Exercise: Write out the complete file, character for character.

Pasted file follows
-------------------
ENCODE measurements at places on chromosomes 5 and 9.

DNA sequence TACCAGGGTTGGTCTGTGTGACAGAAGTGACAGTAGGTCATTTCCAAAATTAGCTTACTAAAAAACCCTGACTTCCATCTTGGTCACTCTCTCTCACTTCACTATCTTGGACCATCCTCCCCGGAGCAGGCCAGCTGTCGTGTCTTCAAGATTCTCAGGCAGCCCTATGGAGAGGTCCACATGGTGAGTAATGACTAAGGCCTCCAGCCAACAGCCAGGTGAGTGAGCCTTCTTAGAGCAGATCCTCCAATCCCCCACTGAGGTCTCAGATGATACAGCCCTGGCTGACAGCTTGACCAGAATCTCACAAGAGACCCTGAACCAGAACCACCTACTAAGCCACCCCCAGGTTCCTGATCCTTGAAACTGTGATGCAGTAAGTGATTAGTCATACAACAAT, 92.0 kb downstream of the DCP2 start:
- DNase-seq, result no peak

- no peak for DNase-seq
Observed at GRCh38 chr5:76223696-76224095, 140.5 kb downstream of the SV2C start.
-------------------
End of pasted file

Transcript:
ENCODE measurements at places on chromosomes 5 and 9.

DNA sequence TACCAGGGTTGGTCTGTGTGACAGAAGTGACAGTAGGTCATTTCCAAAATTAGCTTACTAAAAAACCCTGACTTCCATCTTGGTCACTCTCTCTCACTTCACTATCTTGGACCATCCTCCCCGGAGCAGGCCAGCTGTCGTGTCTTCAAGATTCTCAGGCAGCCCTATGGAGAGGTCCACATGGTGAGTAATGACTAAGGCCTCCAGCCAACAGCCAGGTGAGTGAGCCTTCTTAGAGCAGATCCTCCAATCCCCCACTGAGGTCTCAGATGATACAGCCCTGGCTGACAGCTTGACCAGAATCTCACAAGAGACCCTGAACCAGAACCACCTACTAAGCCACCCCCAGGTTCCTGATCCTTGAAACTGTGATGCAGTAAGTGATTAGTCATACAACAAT, 92.0 kb downstream of the DCP2 start:
- DNase-seq, result no peak

- no peak for DNase-seq
Observed at GRCh38 chr5:76223696-76224095, 140.5 kb downstream of the SV2C start.